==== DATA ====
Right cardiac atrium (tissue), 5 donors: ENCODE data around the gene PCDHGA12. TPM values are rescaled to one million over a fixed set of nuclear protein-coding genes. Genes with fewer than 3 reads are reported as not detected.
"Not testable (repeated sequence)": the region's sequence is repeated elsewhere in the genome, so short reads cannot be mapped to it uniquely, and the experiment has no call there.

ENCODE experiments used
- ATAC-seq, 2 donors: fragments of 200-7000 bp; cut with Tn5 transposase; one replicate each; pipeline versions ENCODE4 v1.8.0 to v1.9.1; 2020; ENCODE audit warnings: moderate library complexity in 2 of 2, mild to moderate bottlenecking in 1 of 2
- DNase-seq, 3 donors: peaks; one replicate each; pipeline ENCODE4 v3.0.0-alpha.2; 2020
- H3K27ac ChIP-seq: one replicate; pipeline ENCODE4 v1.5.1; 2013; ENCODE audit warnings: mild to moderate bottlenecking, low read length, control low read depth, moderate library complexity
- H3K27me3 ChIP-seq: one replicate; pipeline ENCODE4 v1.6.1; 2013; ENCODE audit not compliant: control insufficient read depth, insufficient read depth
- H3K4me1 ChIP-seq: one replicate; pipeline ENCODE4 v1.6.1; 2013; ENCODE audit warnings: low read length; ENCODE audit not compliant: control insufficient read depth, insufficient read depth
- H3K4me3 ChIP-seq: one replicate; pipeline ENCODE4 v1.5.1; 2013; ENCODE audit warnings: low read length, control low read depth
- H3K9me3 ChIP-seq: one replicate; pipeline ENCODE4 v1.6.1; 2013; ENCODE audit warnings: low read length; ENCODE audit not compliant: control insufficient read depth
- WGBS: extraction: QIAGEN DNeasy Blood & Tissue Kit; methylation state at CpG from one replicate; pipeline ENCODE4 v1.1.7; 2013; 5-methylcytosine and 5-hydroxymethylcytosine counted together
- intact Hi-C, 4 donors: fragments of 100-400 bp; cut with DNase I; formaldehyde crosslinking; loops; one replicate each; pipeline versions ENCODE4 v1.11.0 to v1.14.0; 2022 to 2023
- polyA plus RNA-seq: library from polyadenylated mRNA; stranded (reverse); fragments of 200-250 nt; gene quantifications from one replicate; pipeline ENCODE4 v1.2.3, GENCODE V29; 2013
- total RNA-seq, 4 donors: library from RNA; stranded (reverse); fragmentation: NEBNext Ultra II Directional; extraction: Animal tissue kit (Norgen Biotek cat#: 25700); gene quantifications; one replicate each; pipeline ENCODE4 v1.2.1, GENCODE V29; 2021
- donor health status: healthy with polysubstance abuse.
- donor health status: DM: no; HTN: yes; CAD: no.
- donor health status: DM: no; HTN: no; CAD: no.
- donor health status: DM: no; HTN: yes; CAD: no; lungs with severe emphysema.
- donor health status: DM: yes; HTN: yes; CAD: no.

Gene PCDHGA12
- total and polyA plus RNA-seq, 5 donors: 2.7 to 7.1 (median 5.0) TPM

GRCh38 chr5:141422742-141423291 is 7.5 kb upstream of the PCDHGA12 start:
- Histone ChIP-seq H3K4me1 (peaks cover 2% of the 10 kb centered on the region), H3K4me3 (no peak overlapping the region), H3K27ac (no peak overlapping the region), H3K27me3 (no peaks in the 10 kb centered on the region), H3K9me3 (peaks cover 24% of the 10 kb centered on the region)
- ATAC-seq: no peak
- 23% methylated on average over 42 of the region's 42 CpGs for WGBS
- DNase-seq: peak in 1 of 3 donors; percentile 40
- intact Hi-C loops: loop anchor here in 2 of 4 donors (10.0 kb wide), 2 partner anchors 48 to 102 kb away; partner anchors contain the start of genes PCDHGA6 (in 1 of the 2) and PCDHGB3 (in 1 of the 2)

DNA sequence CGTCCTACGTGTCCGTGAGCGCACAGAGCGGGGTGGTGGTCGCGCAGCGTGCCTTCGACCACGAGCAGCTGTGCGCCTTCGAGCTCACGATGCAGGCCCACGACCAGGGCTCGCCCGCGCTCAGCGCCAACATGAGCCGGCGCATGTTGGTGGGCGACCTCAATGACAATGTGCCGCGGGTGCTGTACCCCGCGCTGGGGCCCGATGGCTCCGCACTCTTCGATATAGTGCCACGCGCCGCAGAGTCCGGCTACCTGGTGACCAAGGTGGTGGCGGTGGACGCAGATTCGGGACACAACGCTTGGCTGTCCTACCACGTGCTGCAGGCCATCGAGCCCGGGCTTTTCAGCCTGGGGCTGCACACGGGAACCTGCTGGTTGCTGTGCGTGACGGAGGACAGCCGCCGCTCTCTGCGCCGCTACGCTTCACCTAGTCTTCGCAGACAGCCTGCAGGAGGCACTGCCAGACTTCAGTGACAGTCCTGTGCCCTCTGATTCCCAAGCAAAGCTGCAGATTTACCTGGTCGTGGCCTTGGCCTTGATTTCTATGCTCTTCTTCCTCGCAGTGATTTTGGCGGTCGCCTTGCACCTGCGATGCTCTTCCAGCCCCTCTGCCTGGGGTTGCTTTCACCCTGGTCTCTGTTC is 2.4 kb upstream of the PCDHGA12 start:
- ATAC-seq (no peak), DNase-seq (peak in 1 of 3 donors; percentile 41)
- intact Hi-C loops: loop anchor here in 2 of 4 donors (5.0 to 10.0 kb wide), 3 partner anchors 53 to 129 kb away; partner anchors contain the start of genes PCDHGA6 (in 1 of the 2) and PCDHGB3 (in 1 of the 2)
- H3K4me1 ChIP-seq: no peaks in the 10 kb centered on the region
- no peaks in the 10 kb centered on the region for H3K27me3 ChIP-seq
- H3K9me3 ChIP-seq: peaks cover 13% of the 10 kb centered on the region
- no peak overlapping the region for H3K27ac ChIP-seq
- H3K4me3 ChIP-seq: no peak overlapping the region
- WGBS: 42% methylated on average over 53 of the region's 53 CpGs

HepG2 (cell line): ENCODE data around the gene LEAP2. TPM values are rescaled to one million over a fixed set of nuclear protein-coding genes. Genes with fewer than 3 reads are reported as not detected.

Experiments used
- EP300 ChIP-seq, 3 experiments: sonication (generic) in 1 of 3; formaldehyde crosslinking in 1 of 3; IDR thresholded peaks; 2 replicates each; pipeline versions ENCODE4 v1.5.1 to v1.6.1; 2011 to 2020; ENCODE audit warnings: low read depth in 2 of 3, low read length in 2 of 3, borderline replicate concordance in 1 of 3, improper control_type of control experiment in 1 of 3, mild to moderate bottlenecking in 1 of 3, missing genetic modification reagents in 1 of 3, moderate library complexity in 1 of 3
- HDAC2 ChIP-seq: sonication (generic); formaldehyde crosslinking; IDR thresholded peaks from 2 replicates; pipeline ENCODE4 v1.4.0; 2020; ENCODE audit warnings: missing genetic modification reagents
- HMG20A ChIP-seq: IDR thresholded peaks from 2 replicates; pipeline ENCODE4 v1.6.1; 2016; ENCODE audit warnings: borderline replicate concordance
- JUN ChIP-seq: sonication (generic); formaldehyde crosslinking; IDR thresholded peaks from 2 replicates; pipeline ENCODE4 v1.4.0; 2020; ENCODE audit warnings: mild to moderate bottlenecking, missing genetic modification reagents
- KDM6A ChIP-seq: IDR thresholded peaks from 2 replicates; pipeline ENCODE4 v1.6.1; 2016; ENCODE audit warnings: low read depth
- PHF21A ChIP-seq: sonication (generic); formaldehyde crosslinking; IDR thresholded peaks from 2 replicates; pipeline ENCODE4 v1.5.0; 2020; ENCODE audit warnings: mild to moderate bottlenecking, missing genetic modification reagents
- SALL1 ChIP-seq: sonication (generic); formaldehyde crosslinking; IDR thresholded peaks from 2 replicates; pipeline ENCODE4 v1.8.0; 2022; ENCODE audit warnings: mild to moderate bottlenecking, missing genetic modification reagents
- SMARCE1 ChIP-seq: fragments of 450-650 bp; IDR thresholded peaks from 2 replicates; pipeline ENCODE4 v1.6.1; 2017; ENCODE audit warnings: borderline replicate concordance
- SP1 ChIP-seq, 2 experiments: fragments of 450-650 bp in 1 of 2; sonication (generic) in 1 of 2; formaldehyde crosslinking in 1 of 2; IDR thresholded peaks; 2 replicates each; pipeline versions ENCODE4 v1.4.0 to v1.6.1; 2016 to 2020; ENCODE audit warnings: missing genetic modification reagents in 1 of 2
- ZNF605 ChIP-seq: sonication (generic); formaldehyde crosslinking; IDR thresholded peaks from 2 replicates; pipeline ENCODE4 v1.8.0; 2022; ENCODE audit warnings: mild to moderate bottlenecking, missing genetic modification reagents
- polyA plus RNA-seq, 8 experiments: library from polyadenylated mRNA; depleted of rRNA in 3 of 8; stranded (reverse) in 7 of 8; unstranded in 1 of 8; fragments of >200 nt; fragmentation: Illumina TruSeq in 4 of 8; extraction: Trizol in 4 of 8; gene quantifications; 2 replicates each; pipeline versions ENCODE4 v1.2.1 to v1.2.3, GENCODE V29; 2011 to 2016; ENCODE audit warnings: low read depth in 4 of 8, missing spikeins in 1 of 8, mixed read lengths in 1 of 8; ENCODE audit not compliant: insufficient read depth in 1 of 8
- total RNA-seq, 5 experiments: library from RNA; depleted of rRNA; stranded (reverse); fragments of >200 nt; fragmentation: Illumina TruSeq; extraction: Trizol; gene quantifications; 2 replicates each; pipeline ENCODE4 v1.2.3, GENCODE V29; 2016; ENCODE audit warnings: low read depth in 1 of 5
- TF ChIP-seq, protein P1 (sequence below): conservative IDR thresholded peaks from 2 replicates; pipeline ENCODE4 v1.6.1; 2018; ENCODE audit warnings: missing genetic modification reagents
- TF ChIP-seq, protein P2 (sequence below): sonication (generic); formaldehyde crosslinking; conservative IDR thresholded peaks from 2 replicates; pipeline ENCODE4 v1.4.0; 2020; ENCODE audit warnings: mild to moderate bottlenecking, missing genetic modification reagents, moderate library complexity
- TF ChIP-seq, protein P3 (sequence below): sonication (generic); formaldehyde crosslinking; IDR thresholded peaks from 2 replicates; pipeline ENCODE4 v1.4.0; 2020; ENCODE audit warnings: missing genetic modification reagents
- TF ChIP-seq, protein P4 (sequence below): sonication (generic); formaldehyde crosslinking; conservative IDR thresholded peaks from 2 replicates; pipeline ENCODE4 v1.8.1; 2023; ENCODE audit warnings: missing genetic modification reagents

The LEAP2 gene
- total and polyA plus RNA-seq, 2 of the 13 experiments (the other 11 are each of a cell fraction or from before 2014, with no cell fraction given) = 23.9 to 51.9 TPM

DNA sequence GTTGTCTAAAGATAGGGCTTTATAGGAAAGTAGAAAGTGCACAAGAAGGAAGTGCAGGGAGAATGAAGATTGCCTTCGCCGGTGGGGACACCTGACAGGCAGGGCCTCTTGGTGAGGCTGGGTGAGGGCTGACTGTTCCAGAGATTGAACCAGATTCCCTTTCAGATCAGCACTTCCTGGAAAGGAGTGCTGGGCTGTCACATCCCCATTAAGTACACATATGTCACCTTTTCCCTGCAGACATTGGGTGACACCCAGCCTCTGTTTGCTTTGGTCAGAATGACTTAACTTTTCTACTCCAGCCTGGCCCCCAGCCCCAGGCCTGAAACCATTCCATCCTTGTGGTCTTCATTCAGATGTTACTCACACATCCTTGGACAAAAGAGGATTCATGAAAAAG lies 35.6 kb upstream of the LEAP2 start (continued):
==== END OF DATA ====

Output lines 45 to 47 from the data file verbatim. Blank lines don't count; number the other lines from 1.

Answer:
- SALL1 ChIP-seq: sonication (generic); formaldehyde crosslinking; IDR thresholded peaks from 2 replicates; pipeline ENCODE4 v1.8.0; 2022; ENCODE audit warnings: mild to moderate bottlenecking, missing genetic modification reagents
- SMARCE1 ChIP-seq: fragments of 450-650 bp; IDR thresholded peaks from 2 replicates; pipeline ENCODE4 v1.6.1; 2017; ENCODE audit warnings: borderline replicate concordance
- SP1 ChIP-seq, 2 experiments: fragments of 450-650 bp in 1 of 2; sonication (generic) in 1 of 2; formaldehyde crosslinking in 1 of 2; IDR thresholded peaks; 2 replicates each; pipeline versions ENCODE4 v1.4.0 to v1.6.1; 2016 to 2020; ENCODE audit warnings: missing genetic modification reagents in 1 of 2